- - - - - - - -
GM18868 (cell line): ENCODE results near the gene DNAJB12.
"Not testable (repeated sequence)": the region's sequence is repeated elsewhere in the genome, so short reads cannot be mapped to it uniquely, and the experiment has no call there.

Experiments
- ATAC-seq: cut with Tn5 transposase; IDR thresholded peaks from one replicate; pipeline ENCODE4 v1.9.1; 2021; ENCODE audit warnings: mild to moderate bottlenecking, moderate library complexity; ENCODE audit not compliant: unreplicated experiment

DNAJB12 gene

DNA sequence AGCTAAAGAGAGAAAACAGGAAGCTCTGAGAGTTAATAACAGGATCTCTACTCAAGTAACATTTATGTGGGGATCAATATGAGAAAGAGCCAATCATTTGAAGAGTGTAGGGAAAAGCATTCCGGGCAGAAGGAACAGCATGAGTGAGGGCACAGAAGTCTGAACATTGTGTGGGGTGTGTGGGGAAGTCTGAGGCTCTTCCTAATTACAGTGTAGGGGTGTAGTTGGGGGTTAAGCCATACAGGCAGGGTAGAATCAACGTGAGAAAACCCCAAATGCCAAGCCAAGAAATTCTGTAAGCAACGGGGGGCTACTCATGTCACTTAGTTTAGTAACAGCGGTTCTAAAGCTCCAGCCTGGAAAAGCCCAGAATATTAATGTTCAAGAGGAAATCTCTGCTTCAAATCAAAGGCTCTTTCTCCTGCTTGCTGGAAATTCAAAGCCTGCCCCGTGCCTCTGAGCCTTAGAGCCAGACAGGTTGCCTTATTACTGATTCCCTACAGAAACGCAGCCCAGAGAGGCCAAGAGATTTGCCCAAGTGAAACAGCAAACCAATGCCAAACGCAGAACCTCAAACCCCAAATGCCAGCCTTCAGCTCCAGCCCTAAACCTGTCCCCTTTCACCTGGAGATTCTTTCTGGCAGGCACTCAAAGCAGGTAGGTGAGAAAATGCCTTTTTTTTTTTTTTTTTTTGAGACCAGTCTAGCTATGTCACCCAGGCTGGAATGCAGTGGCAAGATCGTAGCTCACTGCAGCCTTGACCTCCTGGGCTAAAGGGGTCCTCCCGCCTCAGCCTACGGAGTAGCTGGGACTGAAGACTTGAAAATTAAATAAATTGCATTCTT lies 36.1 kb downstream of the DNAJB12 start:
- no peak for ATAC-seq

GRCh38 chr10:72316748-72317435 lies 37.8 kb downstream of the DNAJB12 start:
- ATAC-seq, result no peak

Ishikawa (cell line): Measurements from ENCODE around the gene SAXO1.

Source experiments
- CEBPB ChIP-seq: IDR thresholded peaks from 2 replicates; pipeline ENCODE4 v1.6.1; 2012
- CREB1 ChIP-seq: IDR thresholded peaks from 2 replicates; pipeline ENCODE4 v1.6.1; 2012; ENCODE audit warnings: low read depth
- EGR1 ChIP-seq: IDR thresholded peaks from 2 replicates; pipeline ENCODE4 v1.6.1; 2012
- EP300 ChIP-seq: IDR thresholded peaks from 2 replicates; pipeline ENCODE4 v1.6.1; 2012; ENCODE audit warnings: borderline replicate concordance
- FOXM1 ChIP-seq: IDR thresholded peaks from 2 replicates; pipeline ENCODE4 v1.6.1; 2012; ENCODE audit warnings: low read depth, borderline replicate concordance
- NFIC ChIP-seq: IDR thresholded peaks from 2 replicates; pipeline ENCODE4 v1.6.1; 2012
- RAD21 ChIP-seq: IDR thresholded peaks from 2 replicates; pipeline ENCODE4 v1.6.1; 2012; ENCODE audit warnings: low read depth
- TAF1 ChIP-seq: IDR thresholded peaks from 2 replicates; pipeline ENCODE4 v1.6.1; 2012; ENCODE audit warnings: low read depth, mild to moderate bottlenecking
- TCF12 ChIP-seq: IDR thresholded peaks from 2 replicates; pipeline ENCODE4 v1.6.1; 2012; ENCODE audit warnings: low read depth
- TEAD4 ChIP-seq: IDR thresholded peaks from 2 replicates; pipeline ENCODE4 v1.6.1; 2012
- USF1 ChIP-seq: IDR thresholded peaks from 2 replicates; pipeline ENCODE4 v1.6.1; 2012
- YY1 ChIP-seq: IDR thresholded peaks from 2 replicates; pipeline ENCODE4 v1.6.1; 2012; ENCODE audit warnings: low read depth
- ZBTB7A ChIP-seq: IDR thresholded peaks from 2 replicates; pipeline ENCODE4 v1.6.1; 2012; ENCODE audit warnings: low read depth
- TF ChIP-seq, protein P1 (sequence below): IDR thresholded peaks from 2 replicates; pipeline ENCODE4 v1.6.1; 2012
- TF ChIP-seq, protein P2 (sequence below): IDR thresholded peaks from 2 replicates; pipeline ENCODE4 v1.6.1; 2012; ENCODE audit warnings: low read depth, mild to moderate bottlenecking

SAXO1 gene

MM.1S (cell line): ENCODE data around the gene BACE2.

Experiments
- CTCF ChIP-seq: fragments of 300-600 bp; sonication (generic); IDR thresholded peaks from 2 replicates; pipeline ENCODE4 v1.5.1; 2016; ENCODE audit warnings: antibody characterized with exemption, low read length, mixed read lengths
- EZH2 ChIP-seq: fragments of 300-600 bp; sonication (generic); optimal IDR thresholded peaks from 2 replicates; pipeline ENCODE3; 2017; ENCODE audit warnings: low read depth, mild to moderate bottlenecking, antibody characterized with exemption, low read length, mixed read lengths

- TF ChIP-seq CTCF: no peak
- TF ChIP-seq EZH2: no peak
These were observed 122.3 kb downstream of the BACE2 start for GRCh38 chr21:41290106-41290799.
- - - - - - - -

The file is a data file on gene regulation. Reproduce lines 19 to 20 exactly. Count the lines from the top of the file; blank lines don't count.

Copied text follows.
- TAF1 ChIP-seq: IDR thresholded peaks from 2 replicates; pipeline ENCODE4 v1.6.1; 2012; ENCODE audit warnings: low read depth, mild to moderate bottlenecking
- TCF12 ChIP-seq: IDR thresholded peaks from 2 replicates; pipeline ENCODE4 v1.6.1; 2012; ENCODE audit warnings: low read depth